Sunday, April 26, 2009
Highs and Lows
Click on picture to enlarge
We had a 15-kilometre walk by the sea on the Redcliffe Peninsula in Queensland again this morning. We started before 7 a.m. - fortunately, because it turned out to be a very hot day. I thought this could possibly be acclimatising us for the weather back home – where we should be within two weeks – until I saw today's weather forecast for Quillan, one of our local market towns. The maximum temperature for today is predicted to be 8 degrees. Here it is over 30 degrees.
Still, one of today's activities should be preparing us for normality at home. At the furthest point of our walk we had breakfast in a cafe overlooking a market, which is our usual Sunday morning custom.
For the past two days our walking has been done well away from this seashore. In fact we have been at 3000 feet, or about 1000 metres above sea level, at O'Reilly's Mountain Rainforest Retreat. It was much cooler up there, more like today's temperature at home.
This is their website:
In 1911, eight O'Reilly “boys” from the Blue Mountains near Sydney bought a large chunk each of land which was going very cheap on the top of the mountains in South Queensland. All this land was in very difficult terrain, not only high and far away from civilisation, but uncleared subtropical rainforest. They proceeded with the arduous task of clearing enough land to start a dairy farm. In the meantime the government declared that the land for miles around was now the Lamington National Park.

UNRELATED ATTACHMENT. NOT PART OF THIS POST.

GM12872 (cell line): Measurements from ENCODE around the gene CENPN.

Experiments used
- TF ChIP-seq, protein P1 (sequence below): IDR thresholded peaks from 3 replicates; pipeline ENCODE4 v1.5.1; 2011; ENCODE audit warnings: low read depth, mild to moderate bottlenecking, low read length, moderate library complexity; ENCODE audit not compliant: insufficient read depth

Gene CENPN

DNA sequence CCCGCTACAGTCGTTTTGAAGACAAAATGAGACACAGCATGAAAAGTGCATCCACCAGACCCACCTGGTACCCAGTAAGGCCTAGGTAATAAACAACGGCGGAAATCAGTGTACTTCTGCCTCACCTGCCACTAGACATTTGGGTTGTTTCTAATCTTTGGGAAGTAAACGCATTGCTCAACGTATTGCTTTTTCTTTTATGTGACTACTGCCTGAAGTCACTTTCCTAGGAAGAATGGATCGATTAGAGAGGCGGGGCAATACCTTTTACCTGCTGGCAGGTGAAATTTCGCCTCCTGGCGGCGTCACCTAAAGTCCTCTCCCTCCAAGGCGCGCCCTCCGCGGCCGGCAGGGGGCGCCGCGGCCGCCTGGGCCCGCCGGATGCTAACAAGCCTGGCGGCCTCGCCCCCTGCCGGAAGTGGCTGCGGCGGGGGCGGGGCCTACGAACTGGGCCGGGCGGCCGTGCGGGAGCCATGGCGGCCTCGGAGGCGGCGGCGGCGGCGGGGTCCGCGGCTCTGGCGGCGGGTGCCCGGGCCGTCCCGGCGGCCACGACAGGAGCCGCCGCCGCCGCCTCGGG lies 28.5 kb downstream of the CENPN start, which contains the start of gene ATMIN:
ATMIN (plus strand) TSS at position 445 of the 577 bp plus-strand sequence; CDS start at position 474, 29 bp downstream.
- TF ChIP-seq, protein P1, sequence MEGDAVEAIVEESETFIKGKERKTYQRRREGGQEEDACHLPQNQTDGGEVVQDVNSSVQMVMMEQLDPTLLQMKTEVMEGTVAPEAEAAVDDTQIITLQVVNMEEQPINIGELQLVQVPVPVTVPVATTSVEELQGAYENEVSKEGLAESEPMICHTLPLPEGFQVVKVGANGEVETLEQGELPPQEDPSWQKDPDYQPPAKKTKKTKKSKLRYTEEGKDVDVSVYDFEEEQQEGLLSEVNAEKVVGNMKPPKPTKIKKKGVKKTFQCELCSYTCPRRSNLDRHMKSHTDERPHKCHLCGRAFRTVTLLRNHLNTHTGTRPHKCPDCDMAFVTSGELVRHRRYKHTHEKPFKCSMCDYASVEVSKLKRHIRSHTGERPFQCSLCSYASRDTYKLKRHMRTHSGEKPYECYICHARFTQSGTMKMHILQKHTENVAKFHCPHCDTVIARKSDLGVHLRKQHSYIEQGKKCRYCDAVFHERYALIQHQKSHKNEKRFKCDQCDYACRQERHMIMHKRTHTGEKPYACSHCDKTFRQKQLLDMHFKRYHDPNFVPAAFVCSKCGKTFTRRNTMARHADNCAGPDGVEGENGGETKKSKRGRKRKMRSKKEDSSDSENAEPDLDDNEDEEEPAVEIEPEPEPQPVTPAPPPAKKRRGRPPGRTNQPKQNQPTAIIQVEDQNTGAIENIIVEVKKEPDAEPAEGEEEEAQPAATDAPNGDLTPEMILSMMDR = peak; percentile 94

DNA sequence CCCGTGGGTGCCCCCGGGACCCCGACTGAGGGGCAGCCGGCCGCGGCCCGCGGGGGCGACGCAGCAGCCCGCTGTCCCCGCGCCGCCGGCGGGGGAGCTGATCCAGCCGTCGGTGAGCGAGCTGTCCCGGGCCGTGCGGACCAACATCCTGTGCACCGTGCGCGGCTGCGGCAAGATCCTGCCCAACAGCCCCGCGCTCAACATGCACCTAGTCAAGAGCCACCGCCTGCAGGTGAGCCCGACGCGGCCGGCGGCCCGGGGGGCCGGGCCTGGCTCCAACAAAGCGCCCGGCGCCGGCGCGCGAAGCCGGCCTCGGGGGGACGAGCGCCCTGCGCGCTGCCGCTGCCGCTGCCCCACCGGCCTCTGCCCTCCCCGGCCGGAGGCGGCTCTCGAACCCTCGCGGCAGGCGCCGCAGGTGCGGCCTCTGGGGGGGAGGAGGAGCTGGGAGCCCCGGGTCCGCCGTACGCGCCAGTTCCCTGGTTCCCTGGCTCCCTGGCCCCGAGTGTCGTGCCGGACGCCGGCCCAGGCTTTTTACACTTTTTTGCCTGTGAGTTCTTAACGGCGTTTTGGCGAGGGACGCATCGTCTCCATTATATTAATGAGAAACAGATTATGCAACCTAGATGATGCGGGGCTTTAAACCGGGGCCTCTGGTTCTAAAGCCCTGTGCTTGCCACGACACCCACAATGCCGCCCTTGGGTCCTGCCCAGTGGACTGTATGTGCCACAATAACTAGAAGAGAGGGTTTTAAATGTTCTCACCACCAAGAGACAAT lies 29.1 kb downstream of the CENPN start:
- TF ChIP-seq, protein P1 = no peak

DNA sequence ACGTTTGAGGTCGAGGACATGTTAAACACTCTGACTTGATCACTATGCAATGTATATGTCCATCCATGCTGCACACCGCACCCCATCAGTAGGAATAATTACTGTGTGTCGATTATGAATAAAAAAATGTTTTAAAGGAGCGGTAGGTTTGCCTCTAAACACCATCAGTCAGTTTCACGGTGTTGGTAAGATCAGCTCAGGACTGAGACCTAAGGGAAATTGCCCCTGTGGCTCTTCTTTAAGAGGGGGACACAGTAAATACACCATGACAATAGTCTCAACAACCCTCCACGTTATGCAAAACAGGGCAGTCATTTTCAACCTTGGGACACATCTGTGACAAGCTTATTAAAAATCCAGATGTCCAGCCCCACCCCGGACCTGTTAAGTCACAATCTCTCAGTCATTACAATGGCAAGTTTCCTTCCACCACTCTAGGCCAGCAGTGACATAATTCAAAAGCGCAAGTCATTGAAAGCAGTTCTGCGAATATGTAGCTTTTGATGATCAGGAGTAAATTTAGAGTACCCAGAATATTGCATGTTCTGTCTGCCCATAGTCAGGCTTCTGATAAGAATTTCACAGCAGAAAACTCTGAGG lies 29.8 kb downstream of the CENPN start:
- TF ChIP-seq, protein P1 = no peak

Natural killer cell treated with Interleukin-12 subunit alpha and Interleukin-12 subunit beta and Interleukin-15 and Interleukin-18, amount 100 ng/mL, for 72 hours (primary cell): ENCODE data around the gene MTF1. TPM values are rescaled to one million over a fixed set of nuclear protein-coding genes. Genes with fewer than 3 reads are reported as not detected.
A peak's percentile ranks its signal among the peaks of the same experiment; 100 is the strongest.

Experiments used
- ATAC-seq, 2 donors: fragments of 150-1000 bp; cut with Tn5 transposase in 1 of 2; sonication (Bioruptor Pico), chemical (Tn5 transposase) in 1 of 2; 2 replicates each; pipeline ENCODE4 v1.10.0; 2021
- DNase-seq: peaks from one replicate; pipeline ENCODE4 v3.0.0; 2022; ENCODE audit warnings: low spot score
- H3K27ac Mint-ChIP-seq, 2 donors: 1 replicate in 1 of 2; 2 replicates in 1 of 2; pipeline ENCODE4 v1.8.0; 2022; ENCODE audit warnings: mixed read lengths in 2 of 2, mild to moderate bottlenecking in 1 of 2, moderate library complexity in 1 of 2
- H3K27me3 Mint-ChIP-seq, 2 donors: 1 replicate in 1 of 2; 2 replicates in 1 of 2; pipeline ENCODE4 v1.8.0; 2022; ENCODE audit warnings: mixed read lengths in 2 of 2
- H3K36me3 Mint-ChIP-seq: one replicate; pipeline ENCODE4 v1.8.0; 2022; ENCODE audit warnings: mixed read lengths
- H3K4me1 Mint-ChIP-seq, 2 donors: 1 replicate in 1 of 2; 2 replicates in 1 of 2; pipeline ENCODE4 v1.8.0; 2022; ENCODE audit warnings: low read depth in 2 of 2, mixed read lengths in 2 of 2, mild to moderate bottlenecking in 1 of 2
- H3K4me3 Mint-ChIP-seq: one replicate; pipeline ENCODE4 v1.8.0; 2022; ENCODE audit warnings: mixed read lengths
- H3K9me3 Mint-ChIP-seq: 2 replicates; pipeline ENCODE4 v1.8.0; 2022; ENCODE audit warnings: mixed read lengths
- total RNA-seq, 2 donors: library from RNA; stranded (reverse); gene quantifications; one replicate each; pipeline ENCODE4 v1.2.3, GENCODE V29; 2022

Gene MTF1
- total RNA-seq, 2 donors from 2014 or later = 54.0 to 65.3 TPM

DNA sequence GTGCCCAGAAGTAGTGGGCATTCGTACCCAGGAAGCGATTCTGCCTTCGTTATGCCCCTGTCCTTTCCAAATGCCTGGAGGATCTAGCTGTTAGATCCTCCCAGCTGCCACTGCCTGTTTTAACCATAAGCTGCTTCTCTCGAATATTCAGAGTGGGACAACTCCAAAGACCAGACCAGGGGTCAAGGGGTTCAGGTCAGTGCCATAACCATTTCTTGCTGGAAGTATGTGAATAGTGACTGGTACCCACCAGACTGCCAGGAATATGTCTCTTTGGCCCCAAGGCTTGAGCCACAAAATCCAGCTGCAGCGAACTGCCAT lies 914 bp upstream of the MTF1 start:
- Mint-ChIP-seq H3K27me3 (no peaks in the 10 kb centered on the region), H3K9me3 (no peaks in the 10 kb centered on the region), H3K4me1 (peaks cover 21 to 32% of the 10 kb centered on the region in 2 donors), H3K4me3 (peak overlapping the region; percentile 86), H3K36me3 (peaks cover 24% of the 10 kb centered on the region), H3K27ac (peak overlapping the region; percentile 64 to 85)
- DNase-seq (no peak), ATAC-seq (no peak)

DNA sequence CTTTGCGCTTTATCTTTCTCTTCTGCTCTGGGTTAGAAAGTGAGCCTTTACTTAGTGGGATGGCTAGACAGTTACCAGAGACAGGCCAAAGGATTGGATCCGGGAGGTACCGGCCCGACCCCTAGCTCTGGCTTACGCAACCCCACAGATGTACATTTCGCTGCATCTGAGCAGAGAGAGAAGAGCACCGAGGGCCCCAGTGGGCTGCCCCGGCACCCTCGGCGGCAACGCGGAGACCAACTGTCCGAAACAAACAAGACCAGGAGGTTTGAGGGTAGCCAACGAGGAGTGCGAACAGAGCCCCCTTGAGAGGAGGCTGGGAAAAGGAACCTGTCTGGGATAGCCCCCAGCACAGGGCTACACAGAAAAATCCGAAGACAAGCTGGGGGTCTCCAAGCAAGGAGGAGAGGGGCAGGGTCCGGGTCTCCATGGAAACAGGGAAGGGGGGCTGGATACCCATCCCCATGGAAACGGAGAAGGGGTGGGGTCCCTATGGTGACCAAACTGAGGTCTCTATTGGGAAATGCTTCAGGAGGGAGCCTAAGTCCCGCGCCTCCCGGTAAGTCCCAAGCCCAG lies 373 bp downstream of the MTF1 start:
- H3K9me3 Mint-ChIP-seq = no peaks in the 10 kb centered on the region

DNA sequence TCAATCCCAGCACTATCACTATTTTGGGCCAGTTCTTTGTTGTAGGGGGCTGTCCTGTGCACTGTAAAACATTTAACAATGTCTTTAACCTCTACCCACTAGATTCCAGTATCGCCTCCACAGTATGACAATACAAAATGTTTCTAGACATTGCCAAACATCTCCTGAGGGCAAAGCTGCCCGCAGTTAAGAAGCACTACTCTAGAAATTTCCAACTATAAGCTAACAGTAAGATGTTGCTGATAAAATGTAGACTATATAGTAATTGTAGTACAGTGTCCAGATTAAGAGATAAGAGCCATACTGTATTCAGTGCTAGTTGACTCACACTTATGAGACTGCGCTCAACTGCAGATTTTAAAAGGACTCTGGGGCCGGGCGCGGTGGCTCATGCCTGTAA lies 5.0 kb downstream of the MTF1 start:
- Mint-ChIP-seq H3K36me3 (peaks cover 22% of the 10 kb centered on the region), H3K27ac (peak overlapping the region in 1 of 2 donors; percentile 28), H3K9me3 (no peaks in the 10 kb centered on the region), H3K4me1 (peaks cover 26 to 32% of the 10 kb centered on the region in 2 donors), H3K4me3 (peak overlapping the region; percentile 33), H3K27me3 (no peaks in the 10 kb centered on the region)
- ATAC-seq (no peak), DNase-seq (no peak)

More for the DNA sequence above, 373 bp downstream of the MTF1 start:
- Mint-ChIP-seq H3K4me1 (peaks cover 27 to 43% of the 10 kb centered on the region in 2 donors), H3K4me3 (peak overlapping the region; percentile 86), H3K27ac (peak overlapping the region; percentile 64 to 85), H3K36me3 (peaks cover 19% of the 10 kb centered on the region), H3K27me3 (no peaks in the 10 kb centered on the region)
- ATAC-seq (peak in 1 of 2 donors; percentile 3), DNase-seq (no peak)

Isolated but undaunted, the five O'Reilly brothers and their three O'Reilly cousins decided to add holiday accommodation for people who would welcome the experience of kidding themselves that they were living the pioneer life in such a quiet spot, surrounded by a terrain they would experience nowhere else, and witnessing animal and plant life not found at home.
In the meantime, a Stinson passenger aircraft was lost on a flight between Brisbane and Sydney. Nobody had any idea where it was, despite extensive aerial searches. Bernard O'Reilly had a feeling it could be somewhere on the O'Reilly mountain top. He set off into the jungle, basically just following his nose. He found the aircraft and saved and succoured the survivors.
The publicity from Bernard's exploit was immense and is credited with being a major factor in the subsequent growth of the O'Reilly Retreat set-up.
We had a very enjoyable time up there with John and Gail. The accommodation is now well out of the primitive bracket. The walks are extremely interesting and information provided by the guides, about the flora and fauna, is fascinating. It was amazing to see possums being almost venerated, especially when we have spent so much time in New Zealand, where they are loathed and despised because there they are in plague numbers (estimates very from 70 million to 100 million) and they destroy 20,000 tons of vegetation or plant life every night, killing thousands of trees in the process.
Highly recommended (O'Reilly's, that is, not the New Zealand possums).
That's a picture of Gay - birthday girl for tomorrow, with a yellow booyong tree.